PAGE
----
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Molybdenum Cofactor Deficiency (MOCOD)

Molybdenum cofactor deficiency (MOCOD) is a rare condition characterized by brain dysfunction (encephalopathy) that worsens over time. Our company is committed to driving forward the field of molybdenum cofactor deficiency (MOCOD) research. With our exceptional team of accomplished researchers and scientists, we are at the forefront of pioneering advancements in the development of diagnostic tools and therapeutic drugs to effectively manage this complex disease. As your trusted partner in MOCOD research, we provide seamless and all-encompassing support to meet your scientific research needs.

Overview of MOCOD

MOCOD is a rare genetic disorder characterized by the absence or dysfunction of molybdopterin, a cofactor essential for the activity of several enzymes, including sulfite oxidase, xanthine dehydrogenase/oxidase, and aldehyde oxidase. The deficiency leads to the accumulation of toxic levels of sulfite, resulting in neurological damage and a range of severe symptoms. The incidence rate of MOCOD is 1/(100,000~200,000).

MOCOD can be caused by mutations in the MOCS1, MOCS2, or GEPH genes, corresponding to types A, B, and C respectively. These mutations disrupt the biosynthesis of molybdopterin, leading to the absence of active enzymes involved in vital metabolic processes. The dysfunction of sulfite oxidase, xanthine dehydrogenase/oxidase, and aldehyde oxidase contributes to the accumulation of sulfite and other toxic metabolites, resulting in neurological damage and other clinical manifestations observed in MOCOD individuals.

Fig.1 Biosynthesis of the molybdenum cofactor and the disease classification.Fig.1 Biosynthesis of the molybdenum cofactor and the disease classification. (Alonzo Martinez, et al, 2020)

Therapeutics Development of MOCOD

  • Targets of MOCOD Therapy Development
Sulfite Oxidase Activity Restoration Pathway

Sulfite Oxidase Activity Restoration Pathway

Sulfite oxidase (SO) plays a crucial role in the metabolism of sulfite, the accumulation of which leads to neurological damage and other symptoms in MOCOD. Enhanced or restored SO activity is an important strategy for the development of therapeutic drugs for MOCOD. For example, SO activators, such as cPMP or bisulfite, can enhance the activity of SO, thereby reducing toxic levels of sulfite and preventing associated neurological damage.

Xanthine Dehydrogenase/Oxidase and Aldehyde Oxidase Activities Restoration Pathway

Xanthine Dehydrogenase/Oxidase and Aldehyde Oxidase Activities Restoration Pathway

Xanthine dehydrogenase/oxidase and aldehyde oxidase are also dependent on the molybdopterin cofactor and contribute to the metabolism of xanthine and aldehyde compounds. Dysfunction of these enzymes in MOCOD leads to the accumulation of xanthine and aldehyde metabolites, further contributing to the disease pathology. Developing therapeutic strategies that address the deficiency in these enzymes can potentially mitigate the buildup of toxic metabolites and alleviate the symptoms associated with MOCOD.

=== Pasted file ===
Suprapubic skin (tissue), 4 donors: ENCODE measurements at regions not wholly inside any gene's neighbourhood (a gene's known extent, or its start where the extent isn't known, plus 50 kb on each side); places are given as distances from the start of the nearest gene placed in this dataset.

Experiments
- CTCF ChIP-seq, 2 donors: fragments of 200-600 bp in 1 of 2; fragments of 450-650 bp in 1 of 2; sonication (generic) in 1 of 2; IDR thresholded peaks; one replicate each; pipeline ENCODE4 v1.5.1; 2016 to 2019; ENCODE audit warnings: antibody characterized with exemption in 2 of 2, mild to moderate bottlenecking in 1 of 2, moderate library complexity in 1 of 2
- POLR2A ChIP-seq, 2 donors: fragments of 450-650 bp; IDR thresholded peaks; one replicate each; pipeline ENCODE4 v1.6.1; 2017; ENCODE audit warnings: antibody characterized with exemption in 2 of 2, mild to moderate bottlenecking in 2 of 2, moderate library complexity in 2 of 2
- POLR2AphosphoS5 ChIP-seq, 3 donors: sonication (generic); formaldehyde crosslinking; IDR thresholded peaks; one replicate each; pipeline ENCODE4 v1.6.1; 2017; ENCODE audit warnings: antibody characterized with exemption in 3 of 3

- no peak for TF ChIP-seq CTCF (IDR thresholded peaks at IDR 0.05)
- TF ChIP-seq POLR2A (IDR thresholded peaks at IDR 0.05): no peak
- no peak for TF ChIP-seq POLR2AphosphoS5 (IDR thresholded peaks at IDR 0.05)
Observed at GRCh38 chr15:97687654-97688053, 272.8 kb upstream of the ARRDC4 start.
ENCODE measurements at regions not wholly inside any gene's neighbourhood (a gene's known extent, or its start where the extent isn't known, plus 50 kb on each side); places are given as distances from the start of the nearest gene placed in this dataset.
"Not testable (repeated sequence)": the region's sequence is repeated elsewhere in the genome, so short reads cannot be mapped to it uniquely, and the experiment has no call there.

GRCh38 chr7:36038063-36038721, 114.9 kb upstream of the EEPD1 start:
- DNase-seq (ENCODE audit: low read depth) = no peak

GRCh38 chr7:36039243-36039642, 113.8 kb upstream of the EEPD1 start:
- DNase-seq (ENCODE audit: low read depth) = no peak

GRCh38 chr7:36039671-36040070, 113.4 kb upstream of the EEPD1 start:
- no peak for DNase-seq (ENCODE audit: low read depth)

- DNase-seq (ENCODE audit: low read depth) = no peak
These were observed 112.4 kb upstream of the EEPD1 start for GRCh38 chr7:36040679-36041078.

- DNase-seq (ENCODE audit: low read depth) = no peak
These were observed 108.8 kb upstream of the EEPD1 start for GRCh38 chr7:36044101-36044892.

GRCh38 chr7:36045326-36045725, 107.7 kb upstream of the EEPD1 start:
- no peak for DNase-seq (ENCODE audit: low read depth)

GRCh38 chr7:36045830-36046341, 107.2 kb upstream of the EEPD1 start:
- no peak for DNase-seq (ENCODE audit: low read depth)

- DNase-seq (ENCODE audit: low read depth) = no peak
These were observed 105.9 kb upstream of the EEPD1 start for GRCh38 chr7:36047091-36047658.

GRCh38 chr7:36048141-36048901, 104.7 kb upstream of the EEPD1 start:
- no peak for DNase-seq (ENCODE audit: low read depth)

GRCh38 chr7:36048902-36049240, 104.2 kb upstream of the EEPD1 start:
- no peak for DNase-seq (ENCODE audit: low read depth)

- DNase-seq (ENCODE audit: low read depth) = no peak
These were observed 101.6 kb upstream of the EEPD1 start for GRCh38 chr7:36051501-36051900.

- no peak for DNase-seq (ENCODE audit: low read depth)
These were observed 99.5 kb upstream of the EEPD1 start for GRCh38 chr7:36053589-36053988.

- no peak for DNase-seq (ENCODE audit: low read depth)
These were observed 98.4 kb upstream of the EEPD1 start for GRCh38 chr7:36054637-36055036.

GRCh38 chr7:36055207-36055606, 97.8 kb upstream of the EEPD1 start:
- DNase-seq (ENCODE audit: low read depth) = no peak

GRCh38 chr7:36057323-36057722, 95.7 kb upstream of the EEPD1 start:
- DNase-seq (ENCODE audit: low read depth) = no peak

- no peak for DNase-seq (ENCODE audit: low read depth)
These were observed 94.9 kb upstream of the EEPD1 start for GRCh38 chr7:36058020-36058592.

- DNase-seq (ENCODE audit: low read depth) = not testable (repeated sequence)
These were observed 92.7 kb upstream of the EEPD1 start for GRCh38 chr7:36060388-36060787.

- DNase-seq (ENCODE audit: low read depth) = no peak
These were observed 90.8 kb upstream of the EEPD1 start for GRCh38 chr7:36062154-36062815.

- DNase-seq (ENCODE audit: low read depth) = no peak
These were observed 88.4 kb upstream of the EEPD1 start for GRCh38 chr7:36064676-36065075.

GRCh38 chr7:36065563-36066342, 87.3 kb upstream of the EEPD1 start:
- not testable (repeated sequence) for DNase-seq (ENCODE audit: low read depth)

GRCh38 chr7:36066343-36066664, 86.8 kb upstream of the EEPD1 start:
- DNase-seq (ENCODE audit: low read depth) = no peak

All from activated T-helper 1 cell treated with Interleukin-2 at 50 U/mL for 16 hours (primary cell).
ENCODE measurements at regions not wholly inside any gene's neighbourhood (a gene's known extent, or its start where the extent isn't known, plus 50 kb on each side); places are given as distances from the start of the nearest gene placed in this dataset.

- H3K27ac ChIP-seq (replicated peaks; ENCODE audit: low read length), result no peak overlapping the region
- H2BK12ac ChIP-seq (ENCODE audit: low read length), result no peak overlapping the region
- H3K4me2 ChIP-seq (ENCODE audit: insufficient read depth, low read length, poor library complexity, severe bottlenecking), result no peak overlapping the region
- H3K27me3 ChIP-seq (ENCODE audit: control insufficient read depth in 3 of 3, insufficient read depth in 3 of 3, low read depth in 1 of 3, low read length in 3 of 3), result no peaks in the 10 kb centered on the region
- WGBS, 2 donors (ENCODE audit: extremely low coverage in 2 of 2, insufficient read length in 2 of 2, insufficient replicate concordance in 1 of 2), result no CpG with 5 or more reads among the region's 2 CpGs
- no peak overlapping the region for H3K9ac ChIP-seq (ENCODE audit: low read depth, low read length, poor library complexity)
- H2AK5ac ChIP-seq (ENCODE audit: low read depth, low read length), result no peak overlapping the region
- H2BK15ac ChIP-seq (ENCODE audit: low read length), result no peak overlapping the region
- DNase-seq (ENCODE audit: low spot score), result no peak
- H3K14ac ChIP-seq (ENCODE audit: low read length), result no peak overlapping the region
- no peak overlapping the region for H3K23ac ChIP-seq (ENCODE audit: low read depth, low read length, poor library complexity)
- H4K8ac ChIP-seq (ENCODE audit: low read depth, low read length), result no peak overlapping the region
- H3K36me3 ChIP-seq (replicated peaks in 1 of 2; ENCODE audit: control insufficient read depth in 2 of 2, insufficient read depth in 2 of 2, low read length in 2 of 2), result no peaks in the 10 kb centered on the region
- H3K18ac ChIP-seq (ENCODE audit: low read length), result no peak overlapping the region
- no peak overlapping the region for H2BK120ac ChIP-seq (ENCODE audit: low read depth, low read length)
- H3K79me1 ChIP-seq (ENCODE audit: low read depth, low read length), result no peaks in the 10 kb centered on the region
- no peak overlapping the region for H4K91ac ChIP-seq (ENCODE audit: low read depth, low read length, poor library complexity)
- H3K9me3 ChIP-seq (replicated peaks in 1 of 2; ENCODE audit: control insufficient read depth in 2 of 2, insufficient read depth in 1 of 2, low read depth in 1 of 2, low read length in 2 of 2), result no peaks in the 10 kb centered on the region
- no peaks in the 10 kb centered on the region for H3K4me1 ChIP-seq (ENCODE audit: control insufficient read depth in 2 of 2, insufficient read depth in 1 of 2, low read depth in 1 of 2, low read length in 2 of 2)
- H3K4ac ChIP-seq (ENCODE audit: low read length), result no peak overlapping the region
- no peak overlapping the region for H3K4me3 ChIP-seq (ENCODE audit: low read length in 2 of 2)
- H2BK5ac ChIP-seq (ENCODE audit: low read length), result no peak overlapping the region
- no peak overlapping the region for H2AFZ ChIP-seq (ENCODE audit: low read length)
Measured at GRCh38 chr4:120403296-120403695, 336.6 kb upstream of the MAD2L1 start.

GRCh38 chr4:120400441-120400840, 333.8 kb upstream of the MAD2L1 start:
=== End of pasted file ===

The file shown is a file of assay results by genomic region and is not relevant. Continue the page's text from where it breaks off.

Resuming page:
• Types of MOCOD Therapy Development
  • Enzyme Replacement Therapy (ERT) Development
    Enzyme replacement therapy involves the administration of exogenous enzymes to replace or augment the deficient enzymes in MOCOD. In the case of MOCOD, ERT focuses on the replacement of sulfite oxidase, xanthine dehydrogenase/oxidase, and aldehyde oxidase. By providing functional enzymes, ERT aims to restore the metabolic balance and reduce the toxic metabolite accumulation in affected individuals.
  • Gene Therapy Development
    MOCOD gene therapy aims to introduce functional MOCS1, MOCS2, or GEPH genes to restore the production of the molybdopterin cofactor. Gene therapy holds great potential for providing long-term therapeutic benefits by addressing the underlying genetic cause of MOCOD.

Our Services

Our company leads the way in rare disease research and therapeutic development. Our experienced team of scientists and researchers is committed to understanding the intricacies of MOCOD and other rare diseases. Utilizing cutting-edge technology, our goal is to develop advanced diagnostic tools for early intervention in MOCOD. Through the creation of MOCOD animal models and extensive investigations into the disease's pathological mechanisms and molecular targets, we can conduct thorough preclinical studies to assess the safety and efficacy of potential drug candidates.

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  • Johannes, Lena, Chun-Yu Fu, and Günter Schwarz. "Molybdenum cofactor deficiency in humans." Molecules 27.20 (2022): 6896.
  • Alonzo Martinez, M. C., et al. "Molybdenum cofactor deficiency: mega cisterna magna in two consecutive pregnancies and review of the literature." The Application of Clinical Genetics (2020): 49-55.
  • Jakubiczka-Smorag, Joanna, et al. "Mouse model for molybdenum cofactor deficiency type B recapitulates the phenotype observed in molybdenum cofactor deficient patients." Human genetics 135 (2016): 813-826.

All of our services and products are intended for preclinical research use only and cannot be used to diagnose, treat or manage patients.

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